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Posted by on Mar 10, 2015 in Crime, Disasters, Government | 33 comments

Defending Treason

illustration by Hart Williams © used with permission

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Today, the Right Wing blogosphere, responding in their classic school-yard bully manner, defended the indefensible breach of American political tradition dating back to the John Adams Administration:

A war of Obama’s making
 Byron York / Washington Examiner

The White House and some Democrats are livid over congressional Republican attempts to circumvent President Obama’s authority to make a nuclear arms deal with Iran.  They have a right to be angry — but not to be surprised.  —  There’s a war going on between …

Shorter translation: Neener neener poo pooh. Bounces off of me, sticks to you.

In the midst of this, and filled with a Billy Budd rage that  Claggart would do well to avoid, I would like to tell you the story of Citizen Genêt.

The story begins in 1793, when the French Revolutionary government dispatches Edmond-Charles Genêt to the United States to drum up US support for France’s wars with Great Britain and Spain. Wikipedia:Edmond-Charles_Genêt

Edmond-Charles Genêt (Public Domain)

The Citizen Genêt affair began in 1793 when he was dispatched to the United States to promote American support for France’s wars with Spain and Britain.

Genêt arrived in Charleston, South Carolina on the warship Embuscade on April 8. Instead of traveling to the then-capital of Philadelphia to present himself to U.S. PresidentGeorge Washington for accreditation, Genêt stayed in South Carolina. There he was greeted with enthusiasm by the people of Charleston, who threw a string of parties in his honor.

Genêt’s goals in South Carolina were to recruit and arm American privateers who would join French expeditions against the British. He commissioned four privateering ships in total, including the Republicaine, the Anti-George, the Sans-Culotte, and the Citizen Genêt. Working with French consul Michel Ange Bernard Mangourit, Genêt organized American volunteers to fight Britain’s Spanish allies in Florida. After raising a militia, Genêt set sail toward Philadelphia, stopping along the way to marshal support for the French cause and arriving on May 18. He encouraged Democratic-Republican societies, but President Washington denounced them and they quickly withered away.

His actions endangered American neutrality in the war between France and Britain, which Washington had pointedly declared in his Neutrality Proclamation of April 22. When Genêt met with Washington, he asked for what amounted to a suspension of American neutrality. When turned down by Secretary of StateThomas Jefferson and informed that his actions were unacceptable, Genêt protested. Meanwhile, Genet’s privateers were capturing British ships, and his militia was preparing to move against the Spanish.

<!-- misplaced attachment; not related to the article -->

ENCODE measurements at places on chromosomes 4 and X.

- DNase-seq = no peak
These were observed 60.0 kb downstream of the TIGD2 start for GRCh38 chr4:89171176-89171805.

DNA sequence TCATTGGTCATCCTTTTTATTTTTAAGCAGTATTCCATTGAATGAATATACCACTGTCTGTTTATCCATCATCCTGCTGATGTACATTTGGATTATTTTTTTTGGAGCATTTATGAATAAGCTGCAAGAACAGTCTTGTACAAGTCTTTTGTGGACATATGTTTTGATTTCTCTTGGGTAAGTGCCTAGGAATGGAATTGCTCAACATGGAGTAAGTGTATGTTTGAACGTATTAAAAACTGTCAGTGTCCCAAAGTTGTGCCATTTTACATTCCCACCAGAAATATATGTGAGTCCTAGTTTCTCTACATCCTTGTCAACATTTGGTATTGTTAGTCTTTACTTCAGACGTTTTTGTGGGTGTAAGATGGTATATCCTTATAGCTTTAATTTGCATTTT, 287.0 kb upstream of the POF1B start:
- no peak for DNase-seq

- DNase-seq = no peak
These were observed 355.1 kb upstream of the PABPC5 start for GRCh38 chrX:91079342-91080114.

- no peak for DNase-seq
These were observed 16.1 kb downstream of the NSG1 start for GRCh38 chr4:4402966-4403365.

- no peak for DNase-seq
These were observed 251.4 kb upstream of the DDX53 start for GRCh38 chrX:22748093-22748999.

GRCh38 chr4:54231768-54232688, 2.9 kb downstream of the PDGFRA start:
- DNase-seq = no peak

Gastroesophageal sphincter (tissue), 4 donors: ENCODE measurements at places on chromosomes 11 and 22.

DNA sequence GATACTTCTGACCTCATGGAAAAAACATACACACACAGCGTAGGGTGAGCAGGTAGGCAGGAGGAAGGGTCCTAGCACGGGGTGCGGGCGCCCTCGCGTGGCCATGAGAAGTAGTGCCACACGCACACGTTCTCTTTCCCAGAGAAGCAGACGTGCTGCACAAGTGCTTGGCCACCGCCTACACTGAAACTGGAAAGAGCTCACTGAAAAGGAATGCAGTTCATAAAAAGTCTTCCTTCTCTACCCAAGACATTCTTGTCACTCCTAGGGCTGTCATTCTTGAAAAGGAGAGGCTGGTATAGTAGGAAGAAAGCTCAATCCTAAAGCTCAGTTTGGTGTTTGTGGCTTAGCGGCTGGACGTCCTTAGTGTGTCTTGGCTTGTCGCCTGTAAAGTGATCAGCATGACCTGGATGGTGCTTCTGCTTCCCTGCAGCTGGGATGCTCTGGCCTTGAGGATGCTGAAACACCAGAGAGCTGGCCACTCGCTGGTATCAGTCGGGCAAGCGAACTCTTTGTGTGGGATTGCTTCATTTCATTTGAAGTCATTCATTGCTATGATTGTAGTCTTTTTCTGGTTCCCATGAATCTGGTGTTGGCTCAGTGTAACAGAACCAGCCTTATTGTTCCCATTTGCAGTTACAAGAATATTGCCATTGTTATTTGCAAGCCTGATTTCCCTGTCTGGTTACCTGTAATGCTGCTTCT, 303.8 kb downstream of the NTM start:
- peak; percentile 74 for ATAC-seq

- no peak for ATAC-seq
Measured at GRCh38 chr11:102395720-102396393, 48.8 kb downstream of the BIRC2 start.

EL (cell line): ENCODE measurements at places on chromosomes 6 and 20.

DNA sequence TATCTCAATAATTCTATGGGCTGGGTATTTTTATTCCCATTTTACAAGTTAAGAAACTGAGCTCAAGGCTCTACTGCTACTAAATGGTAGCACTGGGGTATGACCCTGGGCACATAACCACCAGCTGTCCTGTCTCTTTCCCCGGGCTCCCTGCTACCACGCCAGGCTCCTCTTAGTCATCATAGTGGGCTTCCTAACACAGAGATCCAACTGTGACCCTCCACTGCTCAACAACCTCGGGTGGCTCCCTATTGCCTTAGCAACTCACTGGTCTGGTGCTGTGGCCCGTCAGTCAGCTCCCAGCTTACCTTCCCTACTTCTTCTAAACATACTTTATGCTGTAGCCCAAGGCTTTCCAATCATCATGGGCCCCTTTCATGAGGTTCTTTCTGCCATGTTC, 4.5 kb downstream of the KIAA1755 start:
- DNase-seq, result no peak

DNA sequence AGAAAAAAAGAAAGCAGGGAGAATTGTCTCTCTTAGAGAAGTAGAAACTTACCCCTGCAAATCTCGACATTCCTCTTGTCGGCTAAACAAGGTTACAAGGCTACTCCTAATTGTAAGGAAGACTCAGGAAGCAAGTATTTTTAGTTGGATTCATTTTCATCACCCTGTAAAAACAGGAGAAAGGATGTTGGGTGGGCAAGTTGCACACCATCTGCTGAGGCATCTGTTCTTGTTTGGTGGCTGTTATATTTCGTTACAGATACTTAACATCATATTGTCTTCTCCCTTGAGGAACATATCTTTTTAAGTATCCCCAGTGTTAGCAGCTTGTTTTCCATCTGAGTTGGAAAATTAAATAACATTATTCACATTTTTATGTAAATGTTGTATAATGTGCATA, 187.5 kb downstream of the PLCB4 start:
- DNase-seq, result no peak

Genêt continued to defy the wishes of the United States government, capturing British ships and rearming them as privateers. Washington sent Genet an 8,000-word letter of complaint on Jefferson’s and Hamilton’s advice – one of the few situations in which the FederalistAlexander Hamilton and the Republican Jefferson agreed. Genet replied obstinately. President Washington and his Cabinet then demanded that France recall Genet as its Ambassador.[1]

The Jacobins, having taken power in France by January 1794, sent an arrest notice which asked Genet to come back to France. Genet, knowing that he would likely be sent to the guillotine, asked Washington for asylum. It was Hamilton – Genet’s fiercest opponent in the cabinet – who convinced Washington to grant him safe haven in the United States.

Genêt remained in the US, married New York governor George Clinton’s daughter and lived as a gentleman farmer on an estate overlooking the Hudson river until his death.

Nothing was done at this time, but the rage felt by new American government remained in place until 1798. Wikipedia again:

GeoLogan public domain

George Logan (Public Domain)

In 1790, he was disowned by the Society of Friends for having joined a militia, an activity wholly antithetical to the Quakers’ pacifist views. A Jeffersonian Republican, in 1793 he helped to found the Democratic-Republican Societies. An accomplished farmer, he was also a founder of the Pennsylvania Society for the Promotion of Agriculture.

In 1798, he went to Paris to negotiate peace with the French to settle the Quasi-War. On his return, he found he had been denounced by the anti-Jeffersonian Federalists, who had passed a statute informally known as the “Logan Act”, which made it a crime for an individual citizen to interfere in a dispute between the United States and a foreign country. In 1800, the year Jefferson was elected president, Logan was elected to the U.S. Senate for a six-year term.

Logan’s reputation was decidedly mixed. With reference to his political activities, he was called at various times a “busybody” and a “great fool” …